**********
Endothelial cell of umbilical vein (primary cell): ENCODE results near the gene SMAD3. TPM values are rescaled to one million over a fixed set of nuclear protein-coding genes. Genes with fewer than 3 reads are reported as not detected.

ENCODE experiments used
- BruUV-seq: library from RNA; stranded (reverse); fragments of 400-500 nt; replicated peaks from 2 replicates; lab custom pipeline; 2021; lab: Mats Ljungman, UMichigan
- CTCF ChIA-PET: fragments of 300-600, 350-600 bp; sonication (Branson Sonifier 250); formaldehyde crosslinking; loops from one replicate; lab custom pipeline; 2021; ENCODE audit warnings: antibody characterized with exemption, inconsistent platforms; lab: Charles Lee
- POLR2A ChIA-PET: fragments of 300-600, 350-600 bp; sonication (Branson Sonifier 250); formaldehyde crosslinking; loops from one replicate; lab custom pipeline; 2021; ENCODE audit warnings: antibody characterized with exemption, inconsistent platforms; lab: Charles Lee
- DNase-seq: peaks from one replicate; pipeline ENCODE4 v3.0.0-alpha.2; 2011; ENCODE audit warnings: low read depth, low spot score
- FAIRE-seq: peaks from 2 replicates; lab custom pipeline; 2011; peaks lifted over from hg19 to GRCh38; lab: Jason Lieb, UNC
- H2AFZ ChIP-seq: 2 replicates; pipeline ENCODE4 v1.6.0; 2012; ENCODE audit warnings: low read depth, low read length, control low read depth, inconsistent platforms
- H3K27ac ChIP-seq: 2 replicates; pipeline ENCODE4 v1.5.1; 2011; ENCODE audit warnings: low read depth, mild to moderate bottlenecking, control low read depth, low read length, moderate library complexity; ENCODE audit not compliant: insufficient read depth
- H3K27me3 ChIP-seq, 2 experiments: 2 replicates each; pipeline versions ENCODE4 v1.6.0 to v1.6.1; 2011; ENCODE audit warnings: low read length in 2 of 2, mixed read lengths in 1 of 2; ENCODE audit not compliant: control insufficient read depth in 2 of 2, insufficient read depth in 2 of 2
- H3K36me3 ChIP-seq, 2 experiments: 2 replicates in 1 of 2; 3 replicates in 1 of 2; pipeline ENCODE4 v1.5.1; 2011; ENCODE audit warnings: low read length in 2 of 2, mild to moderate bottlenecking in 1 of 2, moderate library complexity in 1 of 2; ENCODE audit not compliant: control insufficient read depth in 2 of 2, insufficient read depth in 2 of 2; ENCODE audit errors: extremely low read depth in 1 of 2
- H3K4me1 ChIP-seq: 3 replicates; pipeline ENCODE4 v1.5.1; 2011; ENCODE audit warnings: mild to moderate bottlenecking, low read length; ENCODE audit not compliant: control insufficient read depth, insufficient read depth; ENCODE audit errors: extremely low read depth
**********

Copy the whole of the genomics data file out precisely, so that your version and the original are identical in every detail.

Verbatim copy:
Endothelial cell of umbilical vein (primary cell): ENCODE results near the gene SMAD3. TPM values are rescaled to one million over a fixed set of nuclear protein-coding genes. Genes with fewer than 3 reads are reported as not detected.

ENCODE experiments used
- BruUV-seq: library from RNA; stranded (reverse); fragments of 400-500 nt; replicated peaks from 2 replicates; lab custom pipeline; 2021; lab: Mats Ljungman, UMichigan
- CTCF ChIA-PET: fragments of 300-600, 350-600 bp; sonication (Branson Sonifier 250); formaldehyde crosslinking; loops from one replicate; lab custom pipeline; 2021; ENCODE audit warnings: antibody characterized with exemption, inconsistent platforms; lab: Charles Lee
- POLR2A ChIA-PET: fragments of 300-600, 350-600 bp; sonication (Branson Sonifier 250); formaldehyde crosslinking; loops from one replicate; lab custom pipeline; 2021; ENCODE audit warnings: antibody characterized with exemption, inconsistent platforms; lab: Charles Lee
- DNase-seq: peaks from one replicate; pipeline ENCODE4 v3.0.0-alpha.2; 2011; ENCODE audit warnings: low read depth, low spot score
- FAIRE-seq: peaks from 2 replicates; lab custom pipeline; 2011; peaks lifted over from hg19 to GRCh38; lab: Jason Lieb, UNC
- H2AFZ ChIP-seq: 2 replicates; pipeline ENCODE4 v1.6.0; 2012; ENCODE audit warnings: low read depth, low read length, control low read depth, inconsistent platforms
- H3K27ac ChIP-seq: 2 replicates; pipeline ENCODE4 v1.5.1; 2011; ENCODE audit warnings: low read depth, mild to moderate bottlenecking, control low read depth, low read length, moderate library complexity; ENCODE audit not compliant: insufficient read depth
- H3K27me3 ChIP-seq, 2 experiments: 2 replicates each; pipeline versions ENCODE4 v1.6.0 to v1.6.1; 2011; ENCODE audit warnings: low read length in 2 of 2, mixed read lengths in 1 of 2; ENCODE audit not compliant: control insufficient read depth in 2 of 2, insufficient read depth in 2 of 2
- H3K36me3 ChIP-seq, 2 experiments: 2 replicates in 1 of 2; 3 replicates in 1 of 2; pipeline ENCODE4 v1.5.1; 2011; ENCODE audit warnings: low read length in 2 of 2, mild to moderate bottlenecking in 1 of 2, moderate library complexity in 1 of 2; ENCODE audit not compliant: control insufficient read depth in 2 of 2, insufficient read depth in 2 of 2; ENCODE audit errors: extremely low read depth in 1 of 2
- H3K4me1 ChIP-seq: 3 replicates; pipeline ENCODE4 v1.5.1; 2011; ENCODE audit warnings: mild to moderate bottlenecking, low read length; ENCODE audit not compliant: control insufficient read depth, insufficient read depth; ENCODE audit errors: extremely low read depth